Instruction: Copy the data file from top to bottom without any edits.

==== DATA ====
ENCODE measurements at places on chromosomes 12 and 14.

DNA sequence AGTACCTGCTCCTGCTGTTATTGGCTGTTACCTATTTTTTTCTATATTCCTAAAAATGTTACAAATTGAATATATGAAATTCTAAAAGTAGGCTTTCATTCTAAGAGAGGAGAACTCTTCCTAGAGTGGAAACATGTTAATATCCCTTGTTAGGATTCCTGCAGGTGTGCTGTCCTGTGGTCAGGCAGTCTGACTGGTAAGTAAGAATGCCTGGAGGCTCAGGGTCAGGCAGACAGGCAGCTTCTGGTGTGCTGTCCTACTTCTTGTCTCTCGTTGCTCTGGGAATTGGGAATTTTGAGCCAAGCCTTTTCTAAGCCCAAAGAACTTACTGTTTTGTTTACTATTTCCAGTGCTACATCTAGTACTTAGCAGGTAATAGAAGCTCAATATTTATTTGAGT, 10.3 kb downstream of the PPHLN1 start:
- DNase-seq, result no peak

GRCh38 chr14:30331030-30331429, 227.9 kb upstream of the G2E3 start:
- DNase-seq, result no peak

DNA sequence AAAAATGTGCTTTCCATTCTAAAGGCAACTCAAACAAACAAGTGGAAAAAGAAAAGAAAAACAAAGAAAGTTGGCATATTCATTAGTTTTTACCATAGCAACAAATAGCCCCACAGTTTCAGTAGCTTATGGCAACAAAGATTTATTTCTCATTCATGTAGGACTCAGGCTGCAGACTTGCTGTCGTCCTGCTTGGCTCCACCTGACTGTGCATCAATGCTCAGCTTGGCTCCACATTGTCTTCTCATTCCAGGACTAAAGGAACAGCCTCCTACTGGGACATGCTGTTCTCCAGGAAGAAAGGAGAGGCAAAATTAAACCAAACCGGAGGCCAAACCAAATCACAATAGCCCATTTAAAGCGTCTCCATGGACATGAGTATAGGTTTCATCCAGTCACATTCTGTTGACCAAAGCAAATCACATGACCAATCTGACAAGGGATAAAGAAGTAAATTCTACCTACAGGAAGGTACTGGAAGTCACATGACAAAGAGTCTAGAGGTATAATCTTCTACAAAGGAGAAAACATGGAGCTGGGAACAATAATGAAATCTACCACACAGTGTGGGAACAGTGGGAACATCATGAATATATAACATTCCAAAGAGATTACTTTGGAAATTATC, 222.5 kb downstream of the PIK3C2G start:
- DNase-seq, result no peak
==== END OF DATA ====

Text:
ENCODE measurements at places on chromosomes 12 and 14.

DNA sequence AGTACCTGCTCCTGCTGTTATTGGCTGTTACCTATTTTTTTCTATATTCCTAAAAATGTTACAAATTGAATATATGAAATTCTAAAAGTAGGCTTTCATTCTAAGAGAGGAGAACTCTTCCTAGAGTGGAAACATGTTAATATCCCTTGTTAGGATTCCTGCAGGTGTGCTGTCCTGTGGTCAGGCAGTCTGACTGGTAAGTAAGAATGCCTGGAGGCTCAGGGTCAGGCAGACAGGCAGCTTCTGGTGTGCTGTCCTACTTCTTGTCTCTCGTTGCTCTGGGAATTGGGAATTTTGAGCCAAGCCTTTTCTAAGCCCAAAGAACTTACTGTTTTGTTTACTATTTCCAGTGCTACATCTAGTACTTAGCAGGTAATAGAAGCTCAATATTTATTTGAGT, 10.3 kb downstream of the PPHLN1 start:
- DNase-seq, result no peak

GRCh38 chr14:30331030-30331429, 227.9 kb upstream of the G2E3 start:
- DNase-seq, result no peak

DNA sequence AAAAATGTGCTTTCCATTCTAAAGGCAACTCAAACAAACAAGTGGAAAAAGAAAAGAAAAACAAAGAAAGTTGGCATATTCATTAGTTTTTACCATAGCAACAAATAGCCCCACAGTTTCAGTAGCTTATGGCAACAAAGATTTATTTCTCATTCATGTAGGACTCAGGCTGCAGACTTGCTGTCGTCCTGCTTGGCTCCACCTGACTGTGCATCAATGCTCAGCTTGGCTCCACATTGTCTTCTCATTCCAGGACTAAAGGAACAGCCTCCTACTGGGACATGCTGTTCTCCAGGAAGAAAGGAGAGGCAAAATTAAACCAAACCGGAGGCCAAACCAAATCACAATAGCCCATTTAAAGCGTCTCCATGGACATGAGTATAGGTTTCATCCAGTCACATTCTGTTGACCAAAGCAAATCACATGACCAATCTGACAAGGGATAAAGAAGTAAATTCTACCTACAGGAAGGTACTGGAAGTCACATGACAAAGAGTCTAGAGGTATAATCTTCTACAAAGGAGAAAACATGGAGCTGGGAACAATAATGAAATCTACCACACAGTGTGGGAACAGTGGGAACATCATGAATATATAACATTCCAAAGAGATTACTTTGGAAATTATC, 222.5 kb downstream of the PIK3C2G start:
- DNase-seq, result no peak